Allen Stanford's Mug ShotOften in the aftermath of a Ponzi scheme once the dust has settled and a Receiver or Trustee has taken stock of the remnants of what was once touted as a guaranteed and safe investment opportunity, the focus shifts to what assets could potentially be recovered for the benefit of defrauded victims.  One of the most common recovery mechanisms is to attempt to "clawback" any amounts transferred to investors in excess of their original investment - often called "false profits."  But in rare situations, investors have been targeted for the return of their entire principal investment based on allegations that they allegedly lacked good faith when they received that principal amount.  Recently, a federal appeals court determined that the receiver overseeing R. Allen Stanford's failed $7 billion Ponzi scheme was entitled to recover a Stanford investor's entire $80 million principal investment because the victim failed to act in good faith.  The decision is notable not only because of its rarity but also because the SEC initially opposed the Stanford receiver's plans to target certain investors' principal investments.

Stanford's Scheme and the Receiver's Appointment

"Everybody who got money from Stanford has two things in common: One, they don't want to give it back. Two, they claim they're completely innocent and had no idea anything untoward was going on,"

Janvey attorney Kevin M. Sadler

Stanford's scheme advised clients from 113 countries to purchase more than $7 billion in certificates of deposit from the Stanford International Bank ("SIB") in Antigua.  The SEC instituted civil proceedings in February 2009, and a receiver, Ralph Janvey, was appointed to marshal assets for victims.  Criminal charges were brought later that year, and Stanford is currently serving a 110-year prison sentence for what is considered one of the largest Ponzi schemes in history.   

Following his appointment, Janvey filed numerous clawback lawsuits against victims and other third parties that he contended wrongfully received illicit scheme proceeds.  The suits, brought under Texas's passage of the Uniform Fraudulent Transfer Act ("TUFTA"), alleged that the transfers to the investors were made with the actual or constructive intent to hinder, delay, or defraud, and that equity requires that those profits be returned to the receivership where they may be distributed in a pro rata fashion to those less-fortunate investors. Proceeding under a theory of actual intent to hinder, delay, or defraud, which can be satisfied through the finding that the perpetrator operated a Ponzi scheme, shifts the burden to the clawback defendant to demonstrate both that they showed good faith and provided reasonably equivalent value for the transfers.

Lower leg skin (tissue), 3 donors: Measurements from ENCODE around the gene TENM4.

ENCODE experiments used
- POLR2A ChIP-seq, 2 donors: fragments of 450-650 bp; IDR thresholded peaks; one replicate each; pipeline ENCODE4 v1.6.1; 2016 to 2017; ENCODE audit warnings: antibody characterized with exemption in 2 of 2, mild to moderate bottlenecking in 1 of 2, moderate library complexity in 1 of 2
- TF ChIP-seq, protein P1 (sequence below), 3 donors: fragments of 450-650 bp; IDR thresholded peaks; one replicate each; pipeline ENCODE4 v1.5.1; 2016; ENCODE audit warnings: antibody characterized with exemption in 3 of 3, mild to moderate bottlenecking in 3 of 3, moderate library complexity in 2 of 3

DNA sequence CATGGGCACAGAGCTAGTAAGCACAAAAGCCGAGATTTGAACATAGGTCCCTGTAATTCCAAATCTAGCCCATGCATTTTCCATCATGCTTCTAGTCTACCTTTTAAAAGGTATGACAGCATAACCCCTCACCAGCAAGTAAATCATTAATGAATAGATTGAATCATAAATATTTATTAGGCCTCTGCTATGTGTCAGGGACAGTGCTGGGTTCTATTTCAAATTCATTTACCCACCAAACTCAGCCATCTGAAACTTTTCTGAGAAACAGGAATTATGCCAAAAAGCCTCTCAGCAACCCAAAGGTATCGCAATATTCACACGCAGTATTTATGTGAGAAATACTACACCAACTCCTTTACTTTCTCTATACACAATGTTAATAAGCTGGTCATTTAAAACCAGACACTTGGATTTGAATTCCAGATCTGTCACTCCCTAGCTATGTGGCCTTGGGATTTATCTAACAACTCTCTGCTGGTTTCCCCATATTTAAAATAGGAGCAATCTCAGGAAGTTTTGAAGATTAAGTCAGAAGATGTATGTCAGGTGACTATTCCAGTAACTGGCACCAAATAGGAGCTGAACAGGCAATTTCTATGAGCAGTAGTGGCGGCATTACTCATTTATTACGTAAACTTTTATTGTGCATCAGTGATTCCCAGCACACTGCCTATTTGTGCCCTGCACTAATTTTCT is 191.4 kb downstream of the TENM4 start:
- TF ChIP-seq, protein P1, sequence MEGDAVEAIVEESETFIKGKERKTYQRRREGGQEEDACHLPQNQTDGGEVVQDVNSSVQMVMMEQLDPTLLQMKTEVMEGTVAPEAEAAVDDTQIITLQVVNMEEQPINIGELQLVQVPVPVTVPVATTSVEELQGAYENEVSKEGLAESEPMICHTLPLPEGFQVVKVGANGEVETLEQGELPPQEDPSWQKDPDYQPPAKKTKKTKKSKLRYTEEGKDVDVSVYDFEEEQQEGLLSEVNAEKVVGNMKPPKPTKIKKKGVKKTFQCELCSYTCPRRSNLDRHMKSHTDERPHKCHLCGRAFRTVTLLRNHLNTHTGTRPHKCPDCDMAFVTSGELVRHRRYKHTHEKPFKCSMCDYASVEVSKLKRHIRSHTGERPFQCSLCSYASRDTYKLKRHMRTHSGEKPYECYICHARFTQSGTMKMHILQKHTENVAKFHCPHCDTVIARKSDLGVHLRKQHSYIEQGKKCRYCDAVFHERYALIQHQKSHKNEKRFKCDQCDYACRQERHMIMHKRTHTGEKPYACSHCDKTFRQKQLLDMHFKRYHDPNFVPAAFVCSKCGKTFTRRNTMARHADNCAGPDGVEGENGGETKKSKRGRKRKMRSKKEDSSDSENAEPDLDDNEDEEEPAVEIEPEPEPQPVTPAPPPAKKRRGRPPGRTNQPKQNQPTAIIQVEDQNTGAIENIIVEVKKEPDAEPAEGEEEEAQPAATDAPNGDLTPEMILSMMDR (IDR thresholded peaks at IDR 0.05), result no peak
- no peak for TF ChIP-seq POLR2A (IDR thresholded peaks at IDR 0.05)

In analyzing reasonably equivalent value, courts have made a distinction in analyzing whether the transfer encompassed an investor's principal investment or profits in addition to that investment.  Courts have found that an investor can provide reasonably equivalent value for any amount up to that investor's principal investment because the return of those funds extinguishes that victim's claim for return of their principal.  Of course, an investor must still demonstrate good faith in receiving those transfers in order to satisfy their defense under TUFTA.  However, courts have found that an investor cannot provide reasonably equivalent value for their receipt of distributions in excess of their original investment - often called "false profits" because they are typically funds from other investors - and courts routinely allow recovery of those false profits under TUFTA or other theories.  

Janvey's decision to file clawback suits was unique in that the SEC opposed any clawback suits seeking to recover an investor's partial or full principal investment.  After Janvey indicated in his April 2009 Report that such efforts could potentially recoup more than $300 million in transfers, the SEC filed an Emergency Motion seeking to modify the Order Appointing Receiver to prohibit Janvey from pursuing clawback actions against innocent investors because those suits "contravene[d] Commission practice and [was] supported by neither logic nor the law."  Like the courts' analysis of clawback suits, the SEC also drew a distinction between suits seeking false profits - which it supported - and suits targeting "innocent" investors for the return of principal - which it did not support.  The Court ultimately denied the SEC's motion and allowed Janvey's suits to go forward.

The Clawback Suit